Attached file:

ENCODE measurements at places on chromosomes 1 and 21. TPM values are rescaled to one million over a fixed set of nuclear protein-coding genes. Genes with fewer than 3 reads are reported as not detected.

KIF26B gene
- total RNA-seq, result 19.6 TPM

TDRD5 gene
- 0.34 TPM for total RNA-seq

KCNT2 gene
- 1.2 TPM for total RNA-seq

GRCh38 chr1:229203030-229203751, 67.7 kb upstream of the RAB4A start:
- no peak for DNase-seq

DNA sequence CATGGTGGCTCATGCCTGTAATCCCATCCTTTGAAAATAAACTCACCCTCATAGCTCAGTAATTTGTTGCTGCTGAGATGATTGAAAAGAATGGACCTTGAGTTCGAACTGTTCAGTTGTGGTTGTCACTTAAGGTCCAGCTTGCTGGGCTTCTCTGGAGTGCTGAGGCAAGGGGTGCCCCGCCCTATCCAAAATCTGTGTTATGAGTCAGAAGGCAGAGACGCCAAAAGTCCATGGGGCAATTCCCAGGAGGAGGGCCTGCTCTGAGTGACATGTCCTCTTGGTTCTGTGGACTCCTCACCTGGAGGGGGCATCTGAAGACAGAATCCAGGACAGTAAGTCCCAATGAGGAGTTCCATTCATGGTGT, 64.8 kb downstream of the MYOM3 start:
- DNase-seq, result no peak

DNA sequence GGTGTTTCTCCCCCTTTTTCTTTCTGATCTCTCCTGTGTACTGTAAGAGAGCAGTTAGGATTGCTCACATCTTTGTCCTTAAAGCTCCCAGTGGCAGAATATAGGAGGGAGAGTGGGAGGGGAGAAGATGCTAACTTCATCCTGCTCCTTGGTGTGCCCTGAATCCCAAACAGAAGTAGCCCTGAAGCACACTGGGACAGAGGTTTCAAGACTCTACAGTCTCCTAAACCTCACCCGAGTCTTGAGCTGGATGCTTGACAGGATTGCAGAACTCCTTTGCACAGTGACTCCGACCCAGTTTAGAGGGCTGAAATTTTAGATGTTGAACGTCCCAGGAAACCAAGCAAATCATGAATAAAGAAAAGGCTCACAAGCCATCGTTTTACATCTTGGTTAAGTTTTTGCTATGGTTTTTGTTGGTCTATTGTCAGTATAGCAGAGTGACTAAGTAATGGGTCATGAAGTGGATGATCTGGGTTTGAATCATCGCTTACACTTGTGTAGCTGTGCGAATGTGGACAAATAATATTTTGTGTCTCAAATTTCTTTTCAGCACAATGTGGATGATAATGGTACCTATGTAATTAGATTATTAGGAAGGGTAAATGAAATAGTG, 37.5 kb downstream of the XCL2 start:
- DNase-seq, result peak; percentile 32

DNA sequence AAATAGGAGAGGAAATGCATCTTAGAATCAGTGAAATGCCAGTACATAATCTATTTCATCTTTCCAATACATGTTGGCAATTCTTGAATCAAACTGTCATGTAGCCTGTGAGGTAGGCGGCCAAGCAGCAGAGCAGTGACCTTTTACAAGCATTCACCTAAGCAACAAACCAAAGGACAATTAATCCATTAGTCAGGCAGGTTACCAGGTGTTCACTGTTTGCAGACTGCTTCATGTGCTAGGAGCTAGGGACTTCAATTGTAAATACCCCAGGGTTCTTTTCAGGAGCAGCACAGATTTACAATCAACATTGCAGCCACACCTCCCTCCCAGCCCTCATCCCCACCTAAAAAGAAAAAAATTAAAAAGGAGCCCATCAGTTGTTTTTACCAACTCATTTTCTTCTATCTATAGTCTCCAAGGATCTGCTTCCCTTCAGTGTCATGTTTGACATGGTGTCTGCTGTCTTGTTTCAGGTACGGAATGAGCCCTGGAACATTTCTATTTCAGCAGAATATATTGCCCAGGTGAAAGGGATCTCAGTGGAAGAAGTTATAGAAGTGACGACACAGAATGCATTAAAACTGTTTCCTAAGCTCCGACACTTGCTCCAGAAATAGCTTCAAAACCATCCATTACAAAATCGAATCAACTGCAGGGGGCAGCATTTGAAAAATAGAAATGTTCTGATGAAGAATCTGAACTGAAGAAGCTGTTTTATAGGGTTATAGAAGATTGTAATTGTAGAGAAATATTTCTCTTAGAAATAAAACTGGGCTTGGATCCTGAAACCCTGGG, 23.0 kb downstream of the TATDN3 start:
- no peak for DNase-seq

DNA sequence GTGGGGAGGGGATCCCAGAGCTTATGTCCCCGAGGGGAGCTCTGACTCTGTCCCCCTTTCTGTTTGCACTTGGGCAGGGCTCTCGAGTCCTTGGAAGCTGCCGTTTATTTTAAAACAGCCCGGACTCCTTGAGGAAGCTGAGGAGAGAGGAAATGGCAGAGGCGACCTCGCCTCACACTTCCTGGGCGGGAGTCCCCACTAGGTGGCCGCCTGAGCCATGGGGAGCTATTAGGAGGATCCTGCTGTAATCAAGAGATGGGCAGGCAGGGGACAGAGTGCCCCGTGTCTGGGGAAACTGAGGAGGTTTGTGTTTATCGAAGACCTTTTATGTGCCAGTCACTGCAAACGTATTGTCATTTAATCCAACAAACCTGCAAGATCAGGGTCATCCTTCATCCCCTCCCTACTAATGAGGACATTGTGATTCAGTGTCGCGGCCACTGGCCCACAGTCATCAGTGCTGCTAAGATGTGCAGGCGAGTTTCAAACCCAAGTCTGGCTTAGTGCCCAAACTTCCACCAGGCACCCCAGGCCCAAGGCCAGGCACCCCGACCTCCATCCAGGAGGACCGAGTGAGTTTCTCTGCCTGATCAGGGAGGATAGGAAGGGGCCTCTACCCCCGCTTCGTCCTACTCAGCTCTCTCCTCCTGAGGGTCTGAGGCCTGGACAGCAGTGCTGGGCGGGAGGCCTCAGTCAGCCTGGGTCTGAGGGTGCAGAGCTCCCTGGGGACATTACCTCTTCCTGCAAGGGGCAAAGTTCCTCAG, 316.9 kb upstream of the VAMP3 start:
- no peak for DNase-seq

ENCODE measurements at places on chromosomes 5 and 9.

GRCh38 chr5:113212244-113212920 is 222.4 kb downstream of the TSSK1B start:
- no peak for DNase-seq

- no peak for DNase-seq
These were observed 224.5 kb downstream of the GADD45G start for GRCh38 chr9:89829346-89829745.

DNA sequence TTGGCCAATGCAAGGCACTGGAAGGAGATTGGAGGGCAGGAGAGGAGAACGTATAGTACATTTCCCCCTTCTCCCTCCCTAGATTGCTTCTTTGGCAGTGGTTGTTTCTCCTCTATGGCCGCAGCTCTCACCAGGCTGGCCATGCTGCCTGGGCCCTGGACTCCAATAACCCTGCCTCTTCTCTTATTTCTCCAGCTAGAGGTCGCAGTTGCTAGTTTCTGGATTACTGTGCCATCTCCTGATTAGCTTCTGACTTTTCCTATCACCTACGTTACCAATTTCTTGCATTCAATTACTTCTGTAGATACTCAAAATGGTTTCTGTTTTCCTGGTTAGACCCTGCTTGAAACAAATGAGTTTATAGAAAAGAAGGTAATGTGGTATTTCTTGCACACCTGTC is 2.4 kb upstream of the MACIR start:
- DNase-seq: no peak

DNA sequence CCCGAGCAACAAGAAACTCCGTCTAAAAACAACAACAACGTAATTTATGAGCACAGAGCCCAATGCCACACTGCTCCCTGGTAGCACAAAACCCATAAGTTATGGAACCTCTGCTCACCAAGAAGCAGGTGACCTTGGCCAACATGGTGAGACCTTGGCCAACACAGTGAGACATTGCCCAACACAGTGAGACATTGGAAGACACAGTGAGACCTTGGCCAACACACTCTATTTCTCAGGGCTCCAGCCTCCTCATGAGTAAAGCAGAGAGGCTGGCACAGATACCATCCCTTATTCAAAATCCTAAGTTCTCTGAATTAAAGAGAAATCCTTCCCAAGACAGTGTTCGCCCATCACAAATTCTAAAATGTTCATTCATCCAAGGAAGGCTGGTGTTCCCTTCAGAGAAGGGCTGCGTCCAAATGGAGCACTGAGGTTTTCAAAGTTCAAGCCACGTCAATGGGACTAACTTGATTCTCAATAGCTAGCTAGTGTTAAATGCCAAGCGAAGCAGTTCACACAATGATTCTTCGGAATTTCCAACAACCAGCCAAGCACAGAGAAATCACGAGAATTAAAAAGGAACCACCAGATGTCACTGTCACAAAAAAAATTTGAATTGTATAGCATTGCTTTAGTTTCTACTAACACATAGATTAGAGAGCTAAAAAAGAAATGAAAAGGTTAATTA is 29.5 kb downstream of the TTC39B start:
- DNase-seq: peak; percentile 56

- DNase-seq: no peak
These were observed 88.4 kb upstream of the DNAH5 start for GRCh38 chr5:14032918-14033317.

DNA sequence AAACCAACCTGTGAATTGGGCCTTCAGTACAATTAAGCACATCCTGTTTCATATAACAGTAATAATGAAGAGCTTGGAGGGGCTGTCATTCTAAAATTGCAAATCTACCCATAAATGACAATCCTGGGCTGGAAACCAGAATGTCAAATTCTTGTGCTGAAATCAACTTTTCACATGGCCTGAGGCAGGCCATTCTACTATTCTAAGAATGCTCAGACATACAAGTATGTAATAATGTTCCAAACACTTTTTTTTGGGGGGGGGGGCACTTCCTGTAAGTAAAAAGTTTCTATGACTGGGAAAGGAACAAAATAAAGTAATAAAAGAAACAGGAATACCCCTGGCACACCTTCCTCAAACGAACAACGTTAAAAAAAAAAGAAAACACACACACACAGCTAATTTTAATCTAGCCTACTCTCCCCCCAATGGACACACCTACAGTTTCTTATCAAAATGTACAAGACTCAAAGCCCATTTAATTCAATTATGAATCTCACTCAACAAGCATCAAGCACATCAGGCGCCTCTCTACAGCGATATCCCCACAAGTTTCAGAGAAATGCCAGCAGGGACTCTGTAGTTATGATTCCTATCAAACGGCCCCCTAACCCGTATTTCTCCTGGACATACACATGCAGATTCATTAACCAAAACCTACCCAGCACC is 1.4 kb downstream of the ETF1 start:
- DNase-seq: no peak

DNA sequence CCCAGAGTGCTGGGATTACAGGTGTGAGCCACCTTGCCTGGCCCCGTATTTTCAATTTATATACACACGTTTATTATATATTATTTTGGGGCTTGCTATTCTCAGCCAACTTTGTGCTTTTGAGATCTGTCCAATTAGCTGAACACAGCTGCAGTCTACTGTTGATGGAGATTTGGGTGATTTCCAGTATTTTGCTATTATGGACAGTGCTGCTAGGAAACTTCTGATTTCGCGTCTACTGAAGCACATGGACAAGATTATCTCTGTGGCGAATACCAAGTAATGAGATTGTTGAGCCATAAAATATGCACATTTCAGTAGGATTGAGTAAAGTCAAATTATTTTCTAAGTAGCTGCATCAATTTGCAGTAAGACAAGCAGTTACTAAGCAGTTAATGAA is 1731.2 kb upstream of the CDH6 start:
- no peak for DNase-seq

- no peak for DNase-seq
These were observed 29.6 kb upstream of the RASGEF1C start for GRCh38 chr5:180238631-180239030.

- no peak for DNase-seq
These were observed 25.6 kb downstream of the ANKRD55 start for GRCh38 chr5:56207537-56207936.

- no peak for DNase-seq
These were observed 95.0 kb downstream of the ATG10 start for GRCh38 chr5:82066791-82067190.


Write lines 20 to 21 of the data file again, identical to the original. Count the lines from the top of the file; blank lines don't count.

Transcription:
- no peak for DNase-seq

- no peak for DNase-seq